Scolia dubia, also known as the blue-winged wasp, is a 2.0–2.5-centimeter (0.8–1.0 in) long wasp that ranges from New England to Florida and west to the Rocky Mountains in North America. The head, thorax, and first two abdominal segments are black, while the remainder of the abdomen is red with two bright yellow spots on the third abdominal segment. The distal section of the blue-black wings has longitudinal wrinkles. These wasps collect nectar from flowers in late summer and early fall.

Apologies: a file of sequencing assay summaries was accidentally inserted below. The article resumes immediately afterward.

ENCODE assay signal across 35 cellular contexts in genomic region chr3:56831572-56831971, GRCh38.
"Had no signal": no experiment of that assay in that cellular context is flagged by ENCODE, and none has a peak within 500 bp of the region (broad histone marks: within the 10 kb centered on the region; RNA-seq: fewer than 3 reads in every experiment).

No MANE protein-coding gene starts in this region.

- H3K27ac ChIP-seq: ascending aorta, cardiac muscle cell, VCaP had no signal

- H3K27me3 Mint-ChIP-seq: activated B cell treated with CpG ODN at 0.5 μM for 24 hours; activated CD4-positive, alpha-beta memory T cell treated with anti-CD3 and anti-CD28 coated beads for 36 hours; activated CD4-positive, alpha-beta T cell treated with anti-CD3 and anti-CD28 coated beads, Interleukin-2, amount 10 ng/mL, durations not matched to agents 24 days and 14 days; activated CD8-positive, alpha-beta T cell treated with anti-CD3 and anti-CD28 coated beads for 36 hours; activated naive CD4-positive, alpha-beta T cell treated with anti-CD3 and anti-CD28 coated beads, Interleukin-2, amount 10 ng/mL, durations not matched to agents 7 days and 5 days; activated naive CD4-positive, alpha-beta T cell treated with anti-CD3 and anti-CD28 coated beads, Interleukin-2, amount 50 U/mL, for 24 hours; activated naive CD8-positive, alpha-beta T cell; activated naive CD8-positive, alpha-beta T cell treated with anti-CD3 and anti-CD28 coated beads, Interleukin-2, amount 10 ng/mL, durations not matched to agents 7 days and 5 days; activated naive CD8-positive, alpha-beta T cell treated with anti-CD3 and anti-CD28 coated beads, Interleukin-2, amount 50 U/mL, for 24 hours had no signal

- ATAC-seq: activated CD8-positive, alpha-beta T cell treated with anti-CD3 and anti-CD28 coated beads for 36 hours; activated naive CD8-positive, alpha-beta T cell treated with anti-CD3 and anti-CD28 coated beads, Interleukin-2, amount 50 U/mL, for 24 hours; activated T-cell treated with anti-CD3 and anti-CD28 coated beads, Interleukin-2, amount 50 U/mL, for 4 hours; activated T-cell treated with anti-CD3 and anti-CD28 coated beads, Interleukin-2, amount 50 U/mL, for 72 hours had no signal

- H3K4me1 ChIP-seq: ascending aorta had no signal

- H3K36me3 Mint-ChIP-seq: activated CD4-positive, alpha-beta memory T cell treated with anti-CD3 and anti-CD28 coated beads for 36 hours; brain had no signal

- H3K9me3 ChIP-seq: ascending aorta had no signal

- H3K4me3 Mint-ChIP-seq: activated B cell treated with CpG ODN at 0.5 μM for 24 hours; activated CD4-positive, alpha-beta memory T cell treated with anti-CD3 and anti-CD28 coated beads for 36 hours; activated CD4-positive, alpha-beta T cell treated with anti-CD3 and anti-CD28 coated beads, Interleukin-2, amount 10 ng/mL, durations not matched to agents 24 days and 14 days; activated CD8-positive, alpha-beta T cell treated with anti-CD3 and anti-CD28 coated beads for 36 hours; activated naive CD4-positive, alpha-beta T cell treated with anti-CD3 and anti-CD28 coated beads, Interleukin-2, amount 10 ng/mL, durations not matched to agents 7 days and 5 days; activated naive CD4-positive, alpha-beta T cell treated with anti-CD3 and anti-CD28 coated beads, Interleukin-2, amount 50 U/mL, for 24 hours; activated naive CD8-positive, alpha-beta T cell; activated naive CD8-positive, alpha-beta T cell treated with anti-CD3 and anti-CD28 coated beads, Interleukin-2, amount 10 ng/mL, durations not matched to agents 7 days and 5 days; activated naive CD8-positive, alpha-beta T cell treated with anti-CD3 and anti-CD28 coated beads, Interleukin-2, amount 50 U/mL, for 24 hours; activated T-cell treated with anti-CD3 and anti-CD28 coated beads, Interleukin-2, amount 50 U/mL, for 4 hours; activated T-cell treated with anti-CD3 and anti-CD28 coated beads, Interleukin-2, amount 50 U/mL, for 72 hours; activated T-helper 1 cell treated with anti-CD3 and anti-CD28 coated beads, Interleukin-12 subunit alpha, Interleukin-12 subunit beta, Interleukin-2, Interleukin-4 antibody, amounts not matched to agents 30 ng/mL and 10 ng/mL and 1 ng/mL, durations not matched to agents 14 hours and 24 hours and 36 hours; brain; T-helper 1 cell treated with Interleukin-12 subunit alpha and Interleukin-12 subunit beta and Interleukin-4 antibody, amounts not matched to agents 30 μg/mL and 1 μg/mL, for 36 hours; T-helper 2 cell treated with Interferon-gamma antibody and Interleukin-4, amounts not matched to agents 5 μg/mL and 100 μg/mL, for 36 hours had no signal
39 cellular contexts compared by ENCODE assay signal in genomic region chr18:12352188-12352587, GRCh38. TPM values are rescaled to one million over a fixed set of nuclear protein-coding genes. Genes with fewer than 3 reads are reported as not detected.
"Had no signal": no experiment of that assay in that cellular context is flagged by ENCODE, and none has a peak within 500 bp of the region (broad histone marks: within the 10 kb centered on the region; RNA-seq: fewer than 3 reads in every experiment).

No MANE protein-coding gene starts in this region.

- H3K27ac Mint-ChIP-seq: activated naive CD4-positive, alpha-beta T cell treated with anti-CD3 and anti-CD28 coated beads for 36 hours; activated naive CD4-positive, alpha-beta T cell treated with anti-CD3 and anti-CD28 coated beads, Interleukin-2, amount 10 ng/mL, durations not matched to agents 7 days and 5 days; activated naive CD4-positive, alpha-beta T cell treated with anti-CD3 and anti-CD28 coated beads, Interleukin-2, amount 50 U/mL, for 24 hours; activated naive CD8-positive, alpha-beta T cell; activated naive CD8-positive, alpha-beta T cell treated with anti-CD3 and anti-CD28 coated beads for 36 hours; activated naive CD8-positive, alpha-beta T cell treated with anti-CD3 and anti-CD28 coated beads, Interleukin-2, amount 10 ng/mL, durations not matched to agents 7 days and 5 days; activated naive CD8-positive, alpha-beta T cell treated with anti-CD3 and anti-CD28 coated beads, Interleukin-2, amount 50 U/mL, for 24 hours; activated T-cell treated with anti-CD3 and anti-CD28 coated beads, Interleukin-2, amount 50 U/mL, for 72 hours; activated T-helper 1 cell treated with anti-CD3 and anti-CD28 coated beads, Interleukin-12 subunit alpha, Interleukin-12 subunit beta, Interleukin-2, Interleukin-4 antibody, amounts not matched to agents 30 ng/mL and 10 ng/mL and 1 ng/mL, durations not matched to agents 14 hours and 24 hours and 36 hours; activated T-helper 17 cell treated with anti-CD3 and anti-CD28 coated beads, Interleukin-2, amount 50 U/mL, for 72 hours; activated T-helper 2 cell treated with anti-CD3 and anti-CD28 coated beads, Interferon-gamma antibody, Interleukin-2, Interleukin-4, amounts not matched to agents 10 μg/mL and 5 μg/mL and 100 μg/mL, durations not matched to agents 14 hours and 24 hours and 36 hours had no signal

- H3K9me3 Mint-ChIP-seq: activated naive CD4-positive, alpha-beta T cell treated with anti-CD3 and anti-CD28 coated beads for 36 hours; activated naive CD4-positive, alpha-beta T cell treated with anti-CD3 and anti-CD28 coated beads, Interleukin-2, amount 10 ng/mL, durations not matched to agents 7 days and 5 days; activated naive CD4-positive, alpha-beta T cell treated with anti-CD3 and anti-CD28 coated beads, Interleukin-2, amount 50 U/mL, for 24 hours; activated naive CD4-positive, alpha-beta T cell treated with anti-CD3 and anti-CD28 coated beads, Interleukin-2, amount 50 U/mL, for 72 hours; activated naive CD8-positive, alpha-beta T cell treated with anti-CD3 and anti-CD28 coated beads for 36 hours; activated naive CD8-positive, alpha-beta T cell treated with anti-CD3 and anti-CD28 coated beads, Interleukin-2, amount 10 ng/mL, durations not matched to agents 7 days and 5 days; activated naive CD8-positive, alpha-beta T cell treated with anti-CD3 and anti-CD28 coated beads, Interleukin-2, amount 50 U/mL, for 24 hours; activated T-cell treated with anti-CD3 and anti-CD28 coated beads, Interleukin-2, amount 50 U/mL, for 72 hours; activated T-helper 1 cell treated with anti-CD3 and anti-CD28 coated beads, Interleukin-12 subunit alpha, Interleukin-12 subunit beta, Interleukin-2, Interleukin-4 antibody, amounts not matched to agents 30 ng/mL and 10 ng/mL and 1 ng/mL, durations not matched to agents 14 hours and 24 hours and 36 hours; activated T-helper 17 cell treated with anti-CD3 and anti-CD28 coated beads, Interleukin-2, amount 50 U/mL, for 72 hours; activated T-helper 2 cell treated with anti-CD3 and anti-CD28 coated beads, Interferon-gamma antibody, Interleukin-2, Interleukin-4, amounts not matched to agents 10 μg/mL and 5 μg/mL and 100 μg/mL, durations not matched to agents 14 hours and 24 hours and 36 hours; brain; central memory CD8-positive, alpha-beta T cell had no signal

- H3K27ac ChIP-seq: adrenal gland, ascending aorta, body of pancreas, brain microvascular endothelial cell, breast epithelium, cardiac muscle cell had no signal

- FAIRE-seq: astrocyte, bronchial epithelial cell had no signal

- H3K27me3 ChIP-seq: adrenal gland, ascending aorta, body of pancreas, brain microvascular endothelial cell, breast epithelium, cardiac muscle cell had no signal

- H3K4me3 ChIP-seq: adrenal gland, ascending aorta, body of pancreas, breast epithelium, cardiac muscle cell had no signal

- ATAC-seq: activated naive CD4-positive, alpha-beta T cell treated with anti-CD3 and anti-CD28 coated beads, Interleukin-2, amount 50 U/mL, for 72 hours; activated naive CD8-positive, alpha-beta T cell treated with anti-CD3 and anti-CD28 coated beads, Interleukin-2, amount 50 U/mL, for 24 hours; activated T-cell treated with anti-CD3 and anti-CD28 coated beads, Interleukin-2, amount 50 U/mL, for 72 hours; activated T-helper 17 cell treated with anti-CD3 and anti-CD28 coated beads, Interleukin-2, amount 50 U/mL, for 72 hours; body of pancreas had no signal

Females burrow into ground in search of grubs, particularly those of the green June beetle, Cotinis nitida, and some research suggests, possibly the Japanese beetle, Popillia japonica. The wasp stings the grub and frequently burrows farther down to construct a cell and lay an egg on the host. The larva pupates and overwinters inside the body of the host.
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